a 4 year old who developed encephalitis just one week after his well check up (no vaccines – DTP had been deferred to his 5 year old visit)
a 2 month old who died of SIDS on the night of his scheduled well child visit (no vaccines as they had forgotten to go to the appointment)
a 4 month old who had a seizure at his well child visit (no vaccines were given yet as they were still being drawn up)
Or they have kids who begin to have symptoms or are diagnosed with a condition right around the time of a check up when they would routinely get one or more vaccines, but haven’t yet. From diabetes and POTS to transverse myelitis, some parents would have blamed their child’s vaccines if they had actually been vaccinated at that time and subsequently got diagnosed.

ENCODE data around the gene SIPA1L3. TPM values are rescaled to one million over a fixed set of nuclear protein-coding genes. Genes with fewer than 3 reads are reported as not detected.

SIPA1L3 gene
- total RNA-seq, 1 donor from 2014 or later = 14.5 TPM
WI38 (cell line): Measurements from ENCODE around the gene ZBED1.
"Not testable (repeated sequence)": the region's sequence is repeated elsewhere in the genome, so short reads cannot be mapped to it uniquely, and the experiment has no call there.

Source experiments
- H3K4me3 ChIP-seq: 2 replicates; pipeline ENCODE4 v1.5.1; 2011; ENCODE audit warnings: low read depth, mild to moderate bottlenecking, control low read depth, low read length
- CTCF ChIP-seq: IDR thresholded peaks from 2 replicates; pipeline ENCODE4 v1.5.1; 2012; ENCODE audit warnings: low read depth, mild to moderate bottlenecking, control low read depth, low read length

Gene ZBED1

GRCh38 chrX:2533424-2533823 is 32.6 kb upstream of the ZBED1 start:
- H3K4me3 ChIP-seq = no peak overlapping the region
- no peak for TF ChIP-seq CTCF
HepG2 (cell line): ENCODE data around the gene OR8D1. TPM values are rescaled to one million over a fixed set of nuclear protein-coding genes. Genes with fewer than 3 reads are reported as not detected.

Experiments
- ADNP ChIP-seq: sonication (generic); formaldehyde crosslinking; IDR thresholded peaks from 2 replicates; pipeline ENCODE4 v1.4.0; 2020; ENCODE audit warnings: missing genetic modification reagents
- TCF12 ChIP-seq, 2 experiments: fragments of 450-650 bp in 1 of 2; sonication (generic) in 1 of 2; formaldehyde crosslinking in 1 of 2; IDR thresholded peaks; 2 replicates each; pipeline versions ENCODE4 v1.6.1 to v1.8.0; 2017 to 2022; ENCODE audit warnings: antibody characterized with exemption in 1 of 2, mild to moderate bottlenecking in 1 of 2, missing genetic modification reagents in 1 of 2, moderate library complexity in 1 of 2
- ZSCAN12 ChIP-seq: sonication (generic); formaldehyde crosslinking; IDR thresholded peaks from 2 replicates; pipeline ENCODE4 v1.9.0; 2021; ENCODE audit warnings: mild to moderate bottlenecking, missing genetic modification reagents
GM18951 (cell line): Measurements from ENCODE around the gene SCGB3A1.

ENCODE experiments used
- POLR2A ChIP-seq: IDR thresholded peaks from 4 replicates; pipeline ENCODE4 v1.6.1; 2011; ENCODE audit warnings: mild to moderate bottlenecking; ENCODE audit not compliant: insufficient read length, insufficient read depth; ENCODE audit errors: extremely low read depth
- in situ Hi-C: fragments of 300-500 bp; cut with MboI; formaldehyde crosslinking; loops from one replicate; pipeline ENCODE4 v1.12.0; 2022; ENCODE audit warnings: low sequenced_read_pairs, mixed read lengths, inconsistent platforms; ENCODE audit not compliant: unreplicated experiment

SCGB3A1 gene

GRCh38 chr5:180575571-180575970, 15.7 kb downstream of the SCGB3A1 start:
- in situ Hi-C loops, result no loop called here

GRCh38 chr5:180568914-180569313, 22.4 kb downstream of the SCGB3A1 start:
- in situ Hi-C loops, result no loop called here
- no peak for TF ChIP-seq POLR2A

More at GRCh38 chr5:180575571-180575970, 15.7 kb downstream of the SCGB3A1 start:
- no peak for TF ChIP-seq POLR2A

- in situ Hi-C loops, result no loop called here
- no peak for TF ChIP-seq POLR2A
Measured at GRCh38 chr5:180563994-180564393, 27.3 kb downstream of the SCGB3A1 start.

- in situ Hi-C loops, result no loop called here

My own son started getting migraines when he was 12 years old and about to start 7th grade. Should I blame his headaches on his middle school booster shots? While it would be convenient, it is more likely that genetics are to blame. I started getting migraines at about the same age, and he began getting them just before he got his booster shots.
Diagnosing Vaccine Injuries
How do you know if your child had a true vaccine injury?
Does the reaction fit into the vaccine injury type AND “time period for first symptom or manifestation of onset or of significant aggravation after vaccine administration” as described in the NVICP vaccine injury tables?
That time period, also known as a risk interval, is when “individuals are considered at risk for the development of a certain adverse event following immunization (AEFI) potentially caused by the vaccine.”